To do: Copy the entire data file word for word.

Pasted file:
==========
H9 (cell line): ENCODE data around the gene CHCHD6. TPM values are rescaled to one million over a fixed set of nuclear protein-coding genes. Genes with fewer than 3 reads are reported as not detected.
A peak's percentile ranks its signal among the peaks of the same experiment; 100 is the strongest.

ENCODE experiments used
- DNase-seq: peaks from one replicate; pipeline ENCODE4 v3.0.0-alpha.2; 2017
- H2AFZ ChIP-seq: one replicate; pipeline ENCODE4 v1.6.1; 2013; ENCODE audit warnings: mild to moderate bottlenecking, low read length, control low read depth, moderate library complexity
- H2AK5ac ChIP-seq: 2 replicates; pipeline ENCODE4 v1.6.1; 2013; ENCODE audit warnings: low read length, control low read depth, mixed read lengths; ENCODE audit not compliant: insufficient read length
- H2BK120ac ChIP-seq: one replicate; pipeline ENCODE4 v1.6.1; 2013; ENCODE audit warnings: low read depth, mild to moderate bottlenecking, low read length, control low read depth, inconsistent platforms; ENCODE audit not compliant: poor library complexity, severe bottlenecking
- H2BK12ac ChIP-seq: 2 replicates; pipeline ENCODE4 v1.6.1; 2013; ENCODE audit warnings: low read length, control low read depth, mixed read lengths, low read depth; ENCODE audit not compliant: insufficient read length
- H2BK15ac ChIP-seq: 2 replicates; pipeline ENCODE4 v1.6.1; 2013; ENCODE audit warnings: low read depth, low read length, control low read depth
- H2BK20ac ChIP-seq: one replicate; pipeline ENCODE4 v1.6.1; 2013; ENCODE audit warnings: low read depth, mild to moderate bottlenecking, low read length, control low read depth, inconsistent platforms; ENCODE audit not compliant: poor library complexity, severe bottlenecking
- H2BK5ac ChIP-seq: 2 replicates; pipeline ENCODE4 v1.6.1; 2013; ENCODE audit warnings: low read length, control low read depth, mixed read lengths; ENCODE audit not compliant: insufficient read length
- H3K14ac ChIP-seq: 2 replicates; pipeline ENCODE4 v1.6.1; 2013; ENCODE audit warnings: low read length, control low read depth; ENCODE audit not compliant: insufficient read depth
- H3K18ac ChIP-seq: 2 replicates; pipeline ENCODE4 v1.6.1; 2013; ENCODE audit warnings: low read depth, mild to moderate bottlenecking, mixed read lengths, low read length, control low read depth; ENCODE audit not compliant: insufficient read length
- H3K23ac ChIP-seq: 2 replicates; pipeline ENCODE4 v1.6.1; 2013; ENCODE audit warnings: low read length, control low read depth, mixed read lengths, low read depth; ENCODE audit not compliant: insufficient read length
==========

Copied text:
H9 (cell line): ENCODE data around the gene CHCHD6. TPM values are rescaled to one million over a fixed set of nuclear protein-coding genes. Genes with fewer than 3 reads are reported as not detected.
A peak's percentile ranks its signal among the peaks of the same experiment; 100 is the strongest.

ENCODE experiments used
- DNase-seq: peaks from one replicate; pipeline ENCODE4 v3.0.0-alpha.2; 2017
- H2AFZ ChIP-seq: one replicate; pipeline ENCODE4 v1.6.1; 2013; ENCODE audit warnings: mild to moderate bottlenecking, low read length, control low read depth, moderate library complexity
- H2AK5ac ChIP-seq: 2 replicates; pipeline ENCODE4 v1.6.1; 2013; ENCODE audit warnings: low read length, control low read depth, mixed read lengths; ENCODE audit not compliant: insufficient read length
- H2BK120ac ChIP-seq: one replicate; pipeline ENCODE4 v1.6.1; 2013; ENCODE audit warnings: low read depth, mild to moderate bottlenecking, low read length, control low read depth, inconsistent platforms; ENCODE audit not compliant: poor library complexity, severe bottlenecking
- H2BK12ac ChIP-seq: 2 replicates; pipeline ENCODE4 v1.6.1; 2013; ENCODE audit warnings: low read length, control low read depth, mixed read lengths, low read depth; ENCODE audit not compliant: insufficient read length
- H2BK15ac ChIP-seq: 2 replicates; pipeline ENCODE4 v1.6.1; 2013; ENCODE audit warnings: low read depth, low read length, control low read depth
- H2BK20ac ChIP-seq: one replicate; pipeline ENCODE4 v1.6.1; 2013; ENCODE audit warnings: low read depth, mild to moderate bottlenecking, low read length, control low read depth, inconsistent platforms; ENCODE audit not compliant: poor library complexity, severe bottlenecking
- H2BK5ac ChIP-seq: 2 replicates; pipeline ENCODE4 v1.6.1; 2013; ENCODE audit warnings: low read length, control low read depth, mixed read lengths; ENCODE audit not compliant: insufficient read length
- H3K14ac ChIP-seq: 2 replicates; pipeline ENCODE4 v1.6.1; 2013; ENCODE audit warnings: low read length, control low read depth; ENCODE audit not compliant: insufficient read depth
- H3K18ac ChIP-seq: 2 replicates; pipeline ENCODE4 v1.6.1; 2013; ENCODE audit warnings: low read depth, mild to moderate bottlenecking, mixed read lengths, low read length, control low read depth; ENCODE audit not compliant: insufficient read length
- H3K23ac ChIP-seq: 2 replicates; pipeline ENCODE4 v1.6.1; 2013; ENCODE audit warnings: low read length, control low read depth, mixed read lengths, low read depth; ENCODE audit not compliant: insufficient read length